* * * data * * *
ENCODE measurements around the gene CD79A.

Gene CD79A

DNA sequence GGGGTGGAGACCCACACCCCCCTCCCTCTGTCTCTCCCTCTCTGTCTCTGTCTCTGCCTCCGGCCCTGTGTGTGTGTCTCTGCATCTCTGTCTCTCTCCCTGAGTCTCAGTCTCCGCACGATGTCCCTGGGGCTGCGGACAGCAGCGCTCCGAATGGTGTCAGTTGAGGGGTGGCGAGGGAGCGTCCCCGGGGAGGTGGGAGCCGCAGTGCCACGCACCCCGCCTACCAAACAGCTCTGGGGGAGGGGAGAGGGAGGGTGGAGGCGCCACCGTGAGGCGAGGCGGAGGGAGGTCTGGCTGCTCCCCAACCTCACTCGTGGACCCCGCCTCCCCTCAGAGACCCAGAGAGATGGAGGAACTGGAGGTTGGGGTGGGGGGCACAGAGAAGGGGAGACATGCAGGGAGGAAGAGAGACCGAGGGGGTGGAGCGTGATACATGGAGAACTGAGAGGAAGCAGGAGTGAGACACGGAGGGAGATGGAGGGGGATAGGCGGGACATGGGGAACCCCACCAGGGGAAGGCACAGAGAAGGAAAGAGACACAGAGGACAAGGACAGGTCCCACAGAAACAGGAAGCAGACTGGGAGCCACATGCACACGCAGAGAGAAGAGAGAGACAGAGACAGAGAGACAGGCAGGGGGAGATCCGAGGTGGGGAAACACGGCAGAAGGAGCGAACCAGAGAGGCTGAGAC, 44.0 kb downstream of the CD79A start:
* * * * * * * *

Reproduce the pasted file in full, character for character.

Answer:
ENCODE measurements around the gene CD79A.

Gene CD79A

DNA sequence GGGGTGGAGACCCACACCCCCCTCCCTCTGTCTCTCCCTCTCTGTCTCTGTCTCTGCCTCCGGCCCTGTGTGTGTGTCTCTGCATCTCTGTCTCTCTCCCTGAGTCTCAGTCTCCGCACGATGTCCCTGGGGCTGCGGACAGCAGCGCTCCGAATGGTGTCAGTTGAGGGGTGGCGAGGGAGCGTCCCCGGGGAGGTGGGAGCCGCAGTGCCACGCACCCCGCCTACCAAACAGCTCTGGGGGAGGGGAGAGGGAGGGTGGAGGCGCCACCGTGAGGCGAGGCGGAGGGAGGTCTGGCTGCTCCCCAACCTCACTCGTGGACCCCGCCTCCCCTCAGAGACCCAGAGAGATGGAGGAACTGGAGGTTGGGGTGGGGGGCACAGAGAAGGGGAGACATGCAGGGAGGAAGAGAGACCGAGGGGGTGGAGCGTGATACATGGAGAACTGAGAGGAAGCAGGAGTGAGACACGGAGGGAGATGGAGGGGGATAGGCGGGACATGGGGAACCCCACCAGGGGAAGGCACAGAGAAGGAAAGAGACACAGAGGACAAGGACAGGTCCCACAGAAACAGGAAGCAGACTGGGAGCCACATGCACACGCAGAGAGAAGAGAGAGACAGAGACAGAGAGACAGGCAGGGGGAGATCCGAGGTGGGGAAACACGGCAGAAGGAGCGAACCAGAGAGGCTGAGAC, 44.0 kb downstream of the CD79A start: